It’s hard to read about Roman pedagogy and not feel frustrated that rhetoric is not taught with equal intensity today. It’s hard to fault any of their steps.
It does makes sense, as Murphy points out, that the “ever-practical Romans” continued this system most likely because it worked 50-51). And the fact that it was so homogeneous for so long probably partly (or mostly?) explains the influence of Latin grammar on English grammar up through the 20th century (e.g., the prohibition against split infinitives).
I appreciated Quintilian’s caution that the rules be followed as “guides rather than commandments” (51). Inexperienced teachers often want to cling to specific rules and insecure students also want to cling to specific unbreakable rules. But rhetoric is simply not the kind of art that can be practiced by rules. It’s too human, too situational, for rules.
I liked also Quintilian’s emphasis on introducing concepts when they fit with the “exercise at hand” (52). He ends up including something like a writing practicum in his course, that way. And that makes a lot of sense, again, for an art like rhetoric which is so practical and “real world.”
When he says that studies of grammar “are injurious, not to those who pass through them, but only to those who dwell immoderately on them,” (qtd on 53), I immediately thought of the issue of grammar instruction today. Those who are still so against any grammar being taught, as if grammar were some kind of straight-jacket or harkening back to the days of corporal punishment, are really fearing those who “dwell immoderately” on grammar, not those who “pass through” it. It’s an indispensable foundation for good writing. But for the last twenty years (or more?), grammar has been the baby thrown out with the bath water. And Quintilian would recognize the misunderstanding.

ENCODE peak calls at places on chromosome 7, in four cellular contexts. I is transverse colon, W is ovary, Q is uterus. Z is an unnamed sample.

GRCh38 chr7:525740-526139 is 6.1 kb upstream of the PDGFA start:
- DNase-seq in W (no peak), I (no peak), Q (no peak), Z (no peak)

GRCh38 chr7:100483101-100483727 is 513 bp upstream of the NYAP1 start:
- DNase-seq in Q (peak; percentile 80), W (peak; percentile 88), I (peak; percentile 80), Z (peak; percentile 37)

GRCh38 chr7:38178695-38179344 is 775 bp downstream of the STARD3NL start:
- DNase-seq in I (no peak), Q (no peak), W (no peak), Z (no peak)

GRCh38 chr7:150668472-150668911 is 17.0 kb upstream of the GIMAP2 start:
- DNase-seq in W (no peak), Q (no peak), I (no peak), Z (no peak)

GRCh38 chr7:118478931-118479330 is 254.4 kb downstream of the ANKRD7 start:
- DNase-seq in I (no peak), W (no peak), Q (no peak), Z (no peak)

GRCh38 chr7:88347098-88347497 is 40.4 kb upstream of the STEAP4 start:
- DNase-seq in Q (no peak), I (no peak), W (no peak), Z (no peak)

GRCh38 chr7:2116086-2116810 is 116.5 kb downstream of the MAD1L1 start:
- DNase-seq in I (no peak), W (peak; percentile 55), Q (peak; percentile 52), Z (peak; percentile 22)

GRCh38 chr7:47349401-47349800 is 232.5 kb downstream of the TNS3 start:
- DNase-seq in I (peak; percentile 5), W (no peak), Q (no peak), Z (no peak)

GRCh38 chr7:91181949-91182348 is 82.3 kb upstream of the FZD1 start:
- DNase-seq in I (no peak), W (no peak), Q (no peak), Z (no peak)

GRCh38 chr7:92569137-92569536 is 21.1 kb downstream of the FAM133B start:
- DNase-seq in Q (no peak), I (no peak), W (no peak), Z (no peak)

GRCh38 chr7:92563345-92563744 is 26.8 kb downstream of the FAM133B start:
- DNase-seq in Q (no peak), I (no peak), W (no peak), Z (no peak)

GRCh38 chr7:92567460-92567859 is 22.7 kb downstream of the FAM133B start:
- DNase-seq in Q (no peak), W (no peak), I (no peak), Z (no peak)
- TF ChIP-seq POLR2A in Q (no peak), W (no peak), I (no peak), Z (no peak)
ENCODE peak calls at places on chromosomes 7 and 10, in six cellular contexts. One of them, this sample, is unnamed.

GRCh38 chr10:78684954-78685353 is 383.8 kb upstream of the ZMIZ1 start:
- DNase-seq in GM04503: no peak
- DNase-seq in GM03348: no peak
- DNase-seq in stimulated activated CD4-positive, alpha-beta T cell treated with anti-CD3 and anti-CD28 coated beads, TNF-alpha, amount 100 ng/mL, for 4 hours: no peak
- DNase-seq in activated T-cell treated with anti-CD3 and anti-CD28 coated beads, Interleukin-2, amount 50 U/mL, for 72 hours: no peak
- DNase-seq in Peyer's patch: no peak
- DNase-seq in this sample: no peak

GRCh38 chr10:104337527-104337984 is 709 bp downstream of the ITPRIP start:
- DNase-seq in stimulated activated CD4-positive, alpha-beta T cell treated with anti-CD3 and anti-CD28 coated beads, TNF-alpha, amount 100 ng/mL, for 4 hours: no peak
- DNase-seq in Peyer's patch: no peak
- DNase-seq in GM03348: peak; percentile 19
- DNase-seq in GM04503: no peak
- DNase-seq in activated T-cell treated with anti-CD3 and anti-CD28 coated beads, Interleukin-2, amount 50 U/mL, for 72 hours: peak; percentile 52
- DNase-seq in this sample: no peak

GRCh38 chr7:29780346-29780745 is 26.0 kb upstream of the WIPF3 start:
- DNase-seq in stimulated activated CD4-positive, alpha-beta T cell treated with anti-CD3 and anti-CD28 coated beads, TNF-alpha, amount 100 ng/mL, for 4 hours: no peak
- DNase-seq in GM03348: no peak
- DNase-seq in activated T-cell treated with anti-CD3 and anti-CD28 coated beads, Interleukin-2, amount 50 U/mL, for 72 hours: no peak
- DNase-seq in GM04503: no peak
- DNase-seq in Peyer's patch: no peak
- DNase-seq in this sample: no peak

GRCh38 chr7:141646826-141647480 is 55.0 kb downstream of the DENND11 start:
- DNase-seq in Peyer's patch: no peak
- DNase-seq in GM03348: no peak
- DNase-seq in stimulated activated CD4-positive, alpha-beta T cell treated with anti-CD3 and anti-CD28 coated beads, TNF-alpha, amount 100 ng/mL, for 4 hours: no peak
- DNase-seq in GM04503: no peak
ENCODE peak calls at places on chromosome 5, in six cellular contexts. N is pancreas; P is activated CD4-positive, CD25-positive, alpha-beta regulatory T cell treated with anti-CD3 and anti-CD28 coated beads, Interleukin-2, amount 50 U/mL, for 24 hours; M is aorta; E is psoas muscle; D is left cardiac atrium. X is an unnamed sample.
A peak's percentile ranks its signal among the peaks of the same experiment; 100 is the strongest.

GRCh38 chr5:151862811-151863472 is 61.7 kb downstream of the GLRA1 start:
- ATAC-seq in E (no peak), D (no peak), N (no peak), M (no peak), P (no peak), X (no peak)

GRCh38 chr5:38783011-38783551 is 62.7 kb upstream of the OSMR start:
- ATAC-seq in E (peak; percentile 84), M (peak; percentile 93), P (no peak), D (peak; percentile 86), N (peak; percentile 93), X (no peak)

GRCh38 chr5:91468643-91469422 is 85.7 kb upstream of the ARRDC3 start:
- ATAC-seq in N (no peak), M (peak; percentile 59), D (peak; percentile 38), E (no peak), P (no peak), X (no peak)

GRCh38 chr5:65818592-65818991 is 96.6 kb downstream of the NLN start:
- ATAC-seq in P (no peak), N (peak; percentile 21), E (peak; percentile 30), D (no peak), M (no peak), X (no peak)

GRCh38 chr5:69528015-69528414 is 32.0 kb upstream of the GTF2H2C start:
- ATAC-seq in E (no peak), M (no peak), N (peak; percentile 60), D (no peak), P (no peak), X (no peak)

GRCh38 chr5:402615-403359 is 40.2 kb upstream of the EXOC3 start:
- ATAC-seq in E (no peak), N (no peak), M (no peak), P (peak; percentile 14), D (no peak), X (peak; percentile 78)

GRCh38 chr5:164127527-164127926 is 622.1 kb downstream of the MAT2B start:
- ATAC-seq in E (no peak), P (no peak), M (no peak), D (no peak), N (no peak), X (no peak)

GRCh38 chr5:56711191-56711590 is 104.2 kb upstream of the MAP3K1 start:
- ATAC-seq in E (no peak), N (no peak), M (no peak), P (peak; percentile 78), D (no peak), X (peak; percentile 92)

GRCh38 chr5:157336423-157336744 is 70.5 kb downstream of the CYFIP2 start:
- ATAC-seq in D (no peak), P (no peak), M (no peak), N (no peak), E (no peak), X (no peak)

I can see how the praelectio (analysis of the text) would give students a “high degree of linguistic sensitivity” (58). It reminds me of how studying foreign language can create a similar sensitivity. But the praelectio seems like what literary critics do on literary/imaginative works. So our students, some of them at least, might be already familiar with the practice. We would just be turning that practice to the study of rhetorical works, or to the rhetorical study of non-literary works.
I like the idea of using verse-to-prose, prose-to-verse, and/or plain style to grand style translations in the context of American students who usually don’t have much experience with foreign languages. It’s not something I ever was asked to do as a student, but it seems like an excellent way to get mono-lingual students to pay attention to the details of language. Simply studying grammar can accomplish that too.